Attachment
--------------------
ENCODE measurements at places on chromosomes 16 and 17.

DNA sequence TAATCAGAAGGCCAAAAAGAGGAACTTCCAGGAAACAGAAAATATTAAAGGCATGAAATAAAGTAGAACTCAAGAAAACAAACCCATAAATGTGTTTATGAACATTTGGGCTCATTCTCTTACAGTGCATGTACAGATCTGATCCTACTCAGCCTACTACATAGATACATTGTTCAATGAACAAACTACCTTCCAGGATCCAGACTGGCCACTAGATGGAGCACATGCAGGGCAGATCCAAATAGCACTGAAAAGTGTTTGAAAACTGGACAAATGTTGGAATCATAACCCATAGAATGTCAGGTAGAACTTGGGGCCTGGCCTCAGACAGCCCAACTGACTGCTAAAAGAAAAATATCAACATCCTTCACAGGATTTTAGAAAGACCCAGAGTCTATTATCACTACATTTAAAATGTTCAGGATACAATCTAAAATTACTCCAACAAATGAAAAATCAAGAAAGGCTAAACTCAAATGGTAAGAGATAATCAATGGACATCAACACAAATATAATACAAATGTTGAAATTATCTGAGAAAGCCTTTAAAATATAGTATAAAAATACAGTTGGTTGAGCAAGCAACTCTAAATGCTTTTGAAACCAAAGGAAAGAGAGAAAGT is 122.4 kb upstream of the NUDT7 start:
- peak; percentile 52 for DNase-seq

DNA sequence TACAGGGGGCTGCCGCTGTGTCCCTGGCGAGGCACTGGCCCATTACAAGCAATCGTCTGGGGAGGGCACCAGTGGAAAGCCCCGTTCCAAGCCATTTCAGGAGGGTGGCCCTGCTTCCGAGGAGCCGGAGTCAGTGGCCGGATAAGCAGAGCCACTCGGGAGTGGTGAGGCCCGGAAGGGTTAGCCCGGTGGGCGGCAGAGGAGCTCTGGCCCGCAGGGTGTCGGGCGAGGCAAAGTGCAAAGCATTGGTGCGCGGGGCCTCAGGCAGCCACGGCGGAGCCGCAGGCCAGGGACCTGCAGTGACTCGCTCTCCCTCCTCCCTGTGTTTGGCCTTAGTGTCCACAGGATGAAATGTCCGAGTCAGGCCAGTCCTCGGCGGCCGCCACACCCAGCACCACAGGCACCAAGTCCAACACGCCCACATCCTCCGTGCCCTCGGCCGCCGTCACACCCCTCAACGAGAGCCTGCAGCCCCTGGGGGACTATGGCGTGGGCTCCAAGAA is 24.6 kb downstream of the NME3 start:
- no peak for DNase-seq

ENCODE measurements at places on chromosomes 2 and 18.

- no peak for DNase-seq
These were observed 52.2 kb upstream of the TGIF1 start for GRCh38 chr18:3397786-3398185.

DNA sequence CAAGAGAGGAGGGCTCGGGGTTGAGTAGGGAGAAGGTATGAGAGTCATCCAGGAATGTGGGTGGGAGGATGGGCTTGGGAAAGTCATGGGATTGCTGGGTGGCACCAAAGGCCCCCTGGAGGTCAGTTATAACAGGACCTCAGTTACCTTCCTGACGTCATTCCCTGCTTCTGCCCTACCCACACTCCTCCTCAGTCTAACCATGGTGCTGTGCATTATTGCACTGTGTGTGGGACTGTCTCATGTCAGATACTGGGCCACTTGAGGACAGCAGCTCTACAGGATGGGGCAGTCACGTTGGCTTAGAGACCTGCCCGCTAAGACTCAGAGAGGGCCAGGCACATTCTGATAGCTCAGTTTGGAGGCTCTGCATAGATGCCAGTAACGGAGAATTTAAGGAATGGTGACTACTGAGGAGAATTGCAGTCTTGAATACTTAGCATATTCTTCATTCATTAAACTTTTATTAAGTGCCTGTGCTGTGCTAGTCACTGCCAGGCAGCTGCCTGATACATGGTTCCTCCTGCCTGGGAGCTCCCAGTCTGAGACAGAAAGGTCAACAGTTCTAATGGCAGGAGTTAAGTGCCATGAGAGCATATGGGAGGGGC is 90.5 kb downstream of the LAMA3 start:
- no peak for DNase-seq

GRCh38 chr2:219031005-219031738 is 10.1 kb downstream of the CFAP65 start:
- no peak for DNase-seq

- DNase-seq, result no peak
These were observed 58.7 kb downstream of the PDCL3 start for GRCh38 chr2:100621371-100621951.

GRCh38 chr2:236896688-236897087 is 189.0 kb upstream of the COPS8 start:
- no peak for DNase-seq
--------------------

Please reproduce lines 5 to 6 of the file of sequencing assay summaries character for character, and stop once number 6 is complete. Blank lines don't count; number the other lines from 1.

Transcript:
- no peak for DNase-seq

ENCODE measurements at places on chromosomes 2 and 18.